AMP today has announced the introduction of its new advice modelling engine.
Designed to help Aussies “plan, track and achieve their goals”, AMP said the engine represents a “major step forward” for the company’s customer strategy.
AMP’s group executive for wealth solutions and customer, Paul Sainsbury said: “The engine is the culmination of a multi-year investment program to build AMP’s advice capability of the future.”
“We’ve custom built the engine around goals because we know that when delivered well, goals-based advice transforms the lives of our customers.”
The engine will form part of AMP’s Goals 360, its “contemporary advice experience”.
The engine will provide cash flow, debt and wealth protection and management advice strategies in real time.
“Underpinned by the latest in financial modelling capability, the engine demonstrates to customers in a visual and engaging way how the choices they make today impact the ability to achieve their goals over time,” Mr Sainsbury continued.
Explaining the process, AMP said: “Guided by a goals coach, customers talk about what really matters to them and what they’d most like to achieve. The result is the goals summary. At the next meeting with their adviser, planning becomes much more comprehensive. Customers are asked to reconfirm their goals and discuss them in detail.”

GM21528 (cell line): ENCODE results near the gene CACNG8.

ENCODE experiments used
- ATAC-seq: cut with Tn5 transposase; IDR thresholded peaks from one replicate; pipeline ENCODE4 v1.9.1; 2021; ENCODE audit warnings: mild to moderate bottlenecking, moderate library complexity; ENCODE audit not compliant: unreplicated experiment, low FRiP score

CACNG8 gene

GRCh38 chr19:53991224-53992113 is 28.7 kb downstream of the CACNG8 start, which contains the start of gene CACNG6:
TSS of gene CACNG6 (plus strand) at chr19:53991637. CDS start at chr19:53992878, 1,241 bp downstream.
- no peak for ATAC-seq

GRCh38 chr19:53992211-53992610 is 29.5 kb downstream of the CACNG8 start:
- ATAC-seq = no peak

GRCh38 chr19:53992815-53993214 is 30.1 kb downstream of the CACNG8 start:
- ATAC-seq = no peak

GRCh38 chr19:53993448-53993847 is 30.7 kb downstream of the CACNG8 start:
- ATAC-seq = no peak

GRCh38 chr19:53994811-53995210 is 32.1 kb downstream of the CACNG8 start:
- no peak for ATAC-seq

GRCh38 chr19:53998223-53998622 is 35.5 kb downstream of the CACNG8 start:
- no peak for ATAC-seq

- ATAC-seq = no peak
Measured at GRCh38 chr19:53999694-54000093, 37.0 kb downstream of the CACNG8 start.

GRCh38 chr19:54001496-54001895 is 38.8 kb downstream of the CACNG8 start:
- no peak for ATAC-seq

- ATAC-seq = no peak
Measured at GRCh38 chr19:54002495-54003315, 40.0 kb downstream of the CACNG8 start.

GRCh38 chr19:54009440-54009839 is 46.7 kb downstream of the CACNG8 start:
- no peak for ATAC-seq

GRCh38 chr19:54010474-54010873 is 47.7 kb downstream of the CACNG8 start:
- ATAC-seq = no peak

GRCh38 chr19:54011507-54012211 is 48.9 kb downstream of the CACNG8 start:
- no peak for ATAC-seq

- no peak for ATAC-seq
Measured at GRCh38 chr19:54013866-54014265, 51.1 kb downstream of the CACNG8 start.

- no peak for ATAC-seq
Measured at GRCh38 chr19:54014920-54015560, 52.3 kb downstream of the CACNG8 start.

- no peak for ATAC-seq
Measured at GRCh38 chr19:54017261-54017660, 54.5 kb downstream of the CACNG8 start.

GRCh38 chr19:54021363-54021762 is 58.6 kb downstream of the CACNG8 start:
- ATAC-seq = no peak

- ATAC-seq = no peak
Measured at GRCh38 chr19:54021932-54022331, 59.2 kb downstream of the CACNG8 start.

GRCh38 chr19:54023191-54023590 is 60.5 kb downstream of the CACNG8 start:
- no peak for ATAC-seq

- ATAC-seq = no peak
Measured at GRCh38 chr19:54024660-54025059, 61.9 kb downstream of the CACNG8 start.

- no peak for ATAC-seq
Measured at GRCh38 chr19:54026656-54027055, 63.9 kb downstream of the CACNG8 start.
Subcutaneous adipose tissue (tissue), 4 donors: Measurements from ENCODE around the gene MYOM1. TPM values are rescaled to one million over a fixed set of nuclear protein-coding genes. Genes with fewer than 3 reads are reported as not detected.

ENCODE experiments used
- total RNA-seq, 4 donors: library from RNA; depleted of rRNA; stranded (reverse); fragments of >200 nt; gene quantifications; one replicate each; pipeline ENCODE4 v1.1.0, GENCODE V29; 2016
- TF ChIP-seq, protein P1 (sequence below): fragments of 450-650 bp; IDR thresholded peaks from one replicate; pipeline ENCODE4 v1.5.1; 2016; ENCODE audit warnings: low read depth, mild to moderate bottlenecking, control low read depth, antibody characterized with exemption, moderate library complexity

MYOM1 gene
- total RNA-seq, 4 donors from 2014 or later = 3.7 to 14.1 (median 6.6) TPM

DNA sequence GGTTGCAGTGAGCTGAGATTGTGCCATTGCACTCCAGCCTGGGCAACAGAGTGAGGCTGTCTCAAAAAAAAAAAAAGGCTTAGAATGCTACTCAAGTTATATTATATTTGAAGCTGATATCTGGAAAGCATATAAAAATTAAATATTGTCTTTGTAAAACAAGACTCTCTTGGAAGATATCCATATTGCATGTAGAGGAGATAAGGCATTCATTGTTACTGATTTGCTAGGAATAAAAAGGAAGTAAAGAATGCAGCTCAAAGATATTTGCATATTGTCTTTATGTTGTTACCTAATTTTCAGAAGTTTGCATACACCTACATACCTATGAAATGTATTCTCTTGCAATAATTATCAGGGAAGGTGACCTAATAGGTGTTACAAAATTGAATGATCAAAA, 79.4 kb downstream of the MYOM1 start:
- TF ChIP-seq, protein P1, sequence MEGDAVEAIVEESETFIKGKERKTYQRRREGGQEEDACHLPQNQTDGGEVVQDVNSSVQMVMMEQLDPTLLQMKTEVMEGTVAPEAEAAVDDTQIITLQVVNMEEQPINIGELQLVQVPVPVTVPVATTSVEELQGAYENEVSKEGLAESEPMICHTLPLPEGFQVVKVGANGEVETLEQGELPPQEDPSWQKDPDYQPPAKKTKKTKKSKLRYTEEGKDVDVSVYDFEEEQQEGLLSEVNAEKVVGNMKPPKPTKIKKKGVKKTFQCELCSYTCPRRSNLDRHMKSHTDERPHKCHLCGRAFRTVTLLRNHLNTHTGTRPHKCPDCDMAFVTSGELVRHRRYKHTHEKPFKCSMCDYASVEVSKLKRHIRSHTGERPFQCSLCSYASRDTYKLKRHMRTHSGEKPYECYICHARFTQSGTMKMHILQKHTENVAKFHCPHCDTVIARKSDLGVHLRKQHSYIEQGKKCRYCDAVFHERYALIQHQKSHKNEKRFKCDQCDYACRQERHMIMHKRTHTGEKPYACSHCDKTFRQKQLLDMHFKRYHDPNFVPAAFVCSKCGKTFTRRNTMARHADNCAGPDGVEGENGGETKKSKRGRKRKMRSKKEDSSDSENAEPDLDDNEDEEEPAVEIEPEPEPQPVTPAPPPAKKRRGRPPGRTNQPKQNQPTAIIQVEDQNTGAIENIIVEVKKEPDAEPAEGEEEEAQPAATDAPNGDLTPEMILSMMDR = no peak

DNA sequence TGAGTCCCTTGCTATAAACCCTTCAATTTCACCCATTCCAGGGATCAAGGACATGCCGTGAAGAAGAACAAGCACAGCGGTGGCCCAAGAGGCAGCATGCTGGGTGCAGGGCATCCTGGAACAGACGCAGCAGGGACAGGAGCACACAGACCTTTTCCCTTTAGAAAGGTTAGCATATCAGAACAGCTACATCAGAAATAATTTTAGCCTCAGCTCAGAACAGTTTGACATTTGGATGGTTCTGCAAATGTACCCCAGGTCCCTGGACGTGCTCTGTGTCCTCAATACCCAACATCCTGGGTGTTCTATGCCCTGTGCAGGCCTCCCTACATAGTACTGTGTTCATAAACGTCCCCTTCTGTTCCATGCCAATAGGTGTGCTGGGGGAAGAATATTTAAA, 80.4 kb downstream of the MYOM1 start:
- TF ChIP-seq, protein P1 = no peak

Subsequently, the customers and advisers model the different possible paths.
“It’s this conversation that has been radically transformed by the new modelling engine,” AMP said.
“Different scenarios can be modelled in front of the client in a way that’s easy to understand. For example, if no changes are made to current behaviour, customers can immediately see the effect on the ‘achievability’ of their goals.
“By selecting different advice strategies that align with the unique goals of the customer the adviser can efficiently model scenarios – enabling a better conversation with customers as they work through options in real time.”
Automation and artificial intelligence a hot topic
According to an AlphaBeta report released earlier this year, automation and artificial intelligence presents an “opportunity to harness the power of machines to improve human lives”.
The report’s author, Andrew Charlton said: “Automation is causing Australian workers to rely more on their brains and personalities than on physical labour. By 2030, machines will likely take over two hours of our most repetitive manual job tasks per week.”
He explained that automation covers robotics, artificial intelligence and the Internet of Things (IoT). The IoT is both the devices and the networks which allow those devices to connect and share data.
“Technology is already changing the nature of human job tasks. For example, retail workers are spending less time ringing up items at the register and more time helping customers; bank employees are spending less time counting banknotes and more time giving financial advice; teachers are spending less time recording test scores and more time assisting students; factory workers are spending less time on the assembly line and more time optimising production and training other workers.”